Burlington — a short hour-and-40-minute flight from the District — sits on Lake Champlain, which, at 120 miles long, is one of this nation’s largest lakes. It fit the babymoon bill perfectly.
My sister and I decided to stay at Made INN Vermont, a four-room bed-and-breakfast with a funky vibe near the downtown shopping district. All of the inn’s rooms, which sport what the owner calls “urban chic” decor, have record players, and old albums are stashed in lounge areas around the building, available to guests who want to give them a spin. Vintage toys, lava lamps and LED lighting below the bed contribute to the lighthearted atmosphere. Shauni played a Donny Hathaway album on the record player our first evening at the inn as we chilled out. Linda Wolf, the innkeeper, serves as hostess, bartender and tour guide, lavishing her guests with attention.
I intentionally refrained from overprogramming our trip. Shauni and I hoped to adopt a more leisurely rhythm than our hectic schedules usually allowed. We were, however, warned by Linda to make dinner reservations weeks before our trip if we hoped to dine in Burlington’s most popular restaurants. The city, known for its progressive politics and being central to the local food movement, has become a foodie mecca, so we knew gastronomy would be central to the babymoon. Other than that, we wandered as we pleased.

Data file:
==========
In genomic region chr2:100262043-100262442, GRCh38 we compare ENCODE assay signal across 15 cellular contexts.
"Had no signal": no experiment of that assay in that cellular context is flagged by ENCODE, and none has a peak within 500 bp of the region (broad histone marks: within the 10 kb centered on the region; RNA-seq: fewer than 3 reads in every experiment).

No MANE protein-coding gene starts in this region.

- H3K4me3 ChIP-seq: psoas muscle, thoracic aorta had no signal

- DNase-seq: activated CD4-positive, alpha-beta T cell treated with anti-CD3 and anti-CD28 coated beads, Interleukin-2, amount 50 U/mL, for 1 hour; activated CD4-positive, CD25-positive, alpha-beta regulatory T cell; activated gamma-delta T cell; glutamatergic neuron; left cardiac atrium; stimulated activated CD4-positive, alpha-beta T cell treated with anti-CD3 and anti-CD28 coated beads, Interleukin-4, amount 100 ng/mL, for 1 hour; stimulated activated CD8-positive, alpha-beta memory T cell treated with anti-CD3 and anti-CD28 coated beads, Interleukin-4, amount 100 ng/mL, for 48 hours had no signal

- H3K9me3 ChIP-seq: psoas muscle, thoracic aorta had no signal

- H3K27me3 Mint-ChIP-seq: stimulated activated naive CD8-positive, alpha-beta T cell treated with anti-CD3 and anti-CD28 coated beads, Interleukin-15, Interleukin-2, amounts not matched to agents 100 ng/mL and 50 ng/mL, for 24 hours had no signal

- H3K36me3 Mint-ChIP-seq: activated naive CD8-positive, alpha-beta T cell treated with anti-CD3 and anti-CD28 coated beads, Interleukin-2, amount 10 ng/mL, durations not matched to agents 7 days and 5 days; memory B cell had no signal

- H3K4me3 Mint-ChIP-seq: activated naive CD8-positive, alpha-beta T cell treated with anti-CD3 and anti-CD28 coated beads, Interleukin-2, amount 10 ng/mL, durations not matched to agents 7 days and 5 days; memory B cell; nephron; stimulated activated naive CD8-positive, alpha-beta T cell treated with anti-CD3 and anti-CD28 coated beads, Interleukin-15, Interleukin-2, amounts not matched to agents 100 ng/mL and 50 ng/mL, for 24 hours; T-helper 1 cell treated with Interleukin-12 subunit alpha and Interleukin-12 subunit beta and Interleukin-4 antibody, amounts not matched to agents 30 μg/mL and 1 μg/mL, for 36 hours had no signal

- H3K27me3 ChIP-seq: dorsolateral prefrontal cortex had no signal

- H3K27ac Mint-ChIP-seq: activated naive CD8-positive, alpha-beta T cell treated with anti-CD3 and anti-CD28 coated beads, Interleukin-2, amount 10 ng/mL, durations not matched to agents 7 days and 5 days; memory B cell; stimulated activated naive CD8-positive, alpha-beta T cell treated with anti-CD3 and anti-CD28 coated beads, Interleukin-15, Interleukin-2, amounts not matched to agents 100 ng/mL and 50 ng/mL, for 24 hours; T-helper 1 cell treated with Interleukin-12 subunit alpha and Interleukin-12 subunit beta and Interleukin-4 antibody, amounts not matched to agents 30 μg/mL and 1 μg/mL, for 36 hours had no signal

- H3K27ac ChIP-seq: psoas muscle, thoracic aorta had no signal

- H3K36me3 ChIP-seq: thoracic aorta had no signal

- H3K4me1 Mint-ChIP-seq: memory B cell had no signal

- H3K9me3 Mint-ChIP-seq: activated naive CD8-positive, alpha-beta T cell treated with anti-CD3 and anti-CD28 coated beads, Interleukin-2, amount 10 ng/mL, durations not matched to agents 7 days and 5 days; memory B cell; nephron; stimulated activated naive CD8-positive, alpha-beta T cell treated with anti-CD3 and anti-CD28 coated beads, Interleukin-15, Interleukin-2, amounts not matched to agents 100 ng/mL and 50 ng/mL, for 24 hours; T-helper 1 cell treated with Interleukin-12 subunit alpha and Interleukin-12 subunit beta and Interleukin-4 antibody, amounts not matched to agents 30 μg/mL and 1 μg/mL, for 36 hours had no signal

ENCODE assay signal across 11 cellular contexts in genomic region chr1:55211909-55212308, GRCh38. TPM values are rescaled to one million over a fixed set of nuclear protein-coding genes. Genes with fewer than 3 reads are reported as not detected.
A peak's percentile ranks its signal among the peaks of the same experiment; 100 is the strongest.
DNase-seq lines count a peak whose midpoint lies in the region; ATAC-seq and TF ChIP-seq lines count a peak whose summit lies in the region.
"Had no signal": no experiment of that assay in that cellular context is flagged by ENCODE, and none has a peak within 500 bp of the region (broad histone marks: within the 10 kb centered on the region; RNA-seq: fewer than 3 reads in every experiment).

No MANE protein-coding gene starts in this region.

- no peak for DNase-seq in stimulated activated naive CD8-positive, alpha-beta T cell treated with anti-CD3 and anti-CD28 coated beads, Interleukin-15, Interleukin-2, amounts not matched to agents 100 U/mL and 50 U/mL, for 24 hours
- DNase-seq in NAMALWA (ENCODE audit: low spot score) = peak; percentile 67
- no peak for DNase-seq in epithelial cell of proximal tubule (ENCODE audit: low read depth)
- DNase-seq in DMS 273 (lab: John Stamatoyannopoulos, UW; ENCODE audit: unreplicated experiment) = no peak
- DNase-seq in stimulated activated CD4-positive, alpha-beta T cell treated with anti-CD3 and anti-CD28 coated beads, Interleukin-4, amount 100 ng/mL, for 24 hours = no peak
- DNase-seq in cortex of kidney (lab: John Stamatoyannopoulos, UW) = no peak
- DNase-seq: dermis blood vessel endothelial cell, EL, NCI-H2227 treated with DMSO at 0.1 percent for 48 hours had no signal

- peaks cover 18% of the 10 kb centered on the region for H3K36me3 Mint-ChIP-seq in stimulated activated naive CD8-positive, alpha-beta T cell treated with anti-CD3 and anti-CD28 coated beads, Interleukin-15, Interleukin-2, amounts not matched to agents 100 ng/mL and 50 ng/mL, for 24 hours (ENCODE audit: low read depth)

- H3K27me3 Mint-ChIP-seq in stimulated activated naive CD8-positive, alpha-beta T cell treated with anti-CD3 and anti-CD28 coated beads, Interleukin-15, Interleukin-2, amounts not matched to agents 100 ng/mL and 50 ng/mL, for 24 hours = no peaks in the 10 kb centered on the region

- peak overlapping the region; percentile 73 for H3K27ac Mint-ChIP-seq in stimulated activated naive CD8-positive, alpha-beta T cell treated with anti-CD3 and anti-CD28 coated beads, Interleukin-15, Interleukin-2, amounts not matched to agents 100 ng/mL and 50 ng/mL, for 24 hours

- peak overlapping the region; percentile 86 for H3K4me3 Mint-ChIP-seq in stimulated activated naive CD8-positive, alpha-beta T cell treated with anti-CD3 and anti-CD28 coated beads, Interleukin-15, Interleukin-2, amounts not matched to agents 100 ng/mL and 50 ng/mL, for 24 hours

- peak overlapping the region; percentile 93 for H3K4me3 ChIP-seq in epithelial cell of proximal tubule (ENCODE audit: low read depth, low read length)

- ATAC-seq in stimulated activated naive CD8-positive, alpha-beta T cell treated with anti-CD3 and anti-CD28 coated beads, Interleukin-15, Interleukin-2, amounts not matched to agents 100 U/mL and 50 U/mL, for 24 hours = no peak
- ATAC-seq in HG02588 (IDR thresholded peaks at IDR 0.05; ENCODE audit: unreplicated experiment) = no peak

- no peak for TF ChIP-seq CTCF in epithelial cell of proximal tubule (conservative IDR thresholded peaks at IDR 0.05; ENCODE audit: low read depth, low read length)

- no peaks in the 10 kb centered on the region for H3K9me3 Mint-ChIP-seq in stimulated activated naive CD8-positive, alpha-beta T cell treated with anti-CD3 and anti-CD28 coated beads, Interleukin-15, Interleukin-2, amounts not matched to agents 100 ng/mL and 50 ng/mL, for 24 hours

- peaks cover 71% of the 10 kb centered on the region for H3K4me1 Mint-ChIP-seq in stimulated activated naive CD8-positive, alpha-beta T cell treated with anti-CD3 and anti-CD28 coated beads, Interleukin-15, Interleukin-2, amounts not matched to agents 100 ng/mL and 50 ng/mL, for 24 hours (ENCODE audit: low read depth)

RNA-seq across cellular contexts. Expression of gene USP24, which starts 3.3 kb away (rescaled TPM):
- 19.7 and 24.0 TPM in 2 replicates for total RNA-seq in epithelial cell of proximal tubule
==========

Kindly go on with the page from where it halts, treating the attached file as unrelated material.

On our first morning in town, we walked down to Church Street, a brick open-air pedestrian shopping and dining mall, where we did a little window shopping on our way to Penny Cluse Cafe. We walked about two miles through the travel-brochure-beautiful downtown. The exercise felt great, and by the time we reached the cafe, baby was hungry. Penny Cluse, known for the lines that form at the door for its homey brunch, was the perfect place to arrive with a hearty appetite. We sat at the bar to cheat the long line and enjoyed warm zucchini French bread, scrambled eggs, turkey sausage and chorizo egg tacos.
After breakfast, we walked back to the inn, where we had a nap before lunch. I flipped through magazines and pulled out pictures of peaceful scenes: a calm beach, a beautiful room painted in pastels, photos of flowers. I planned to tape them into a journal because they helped me envision the kind of calm and serene birth I wanted — or at least the mind-set I hoped to take into the delivery room.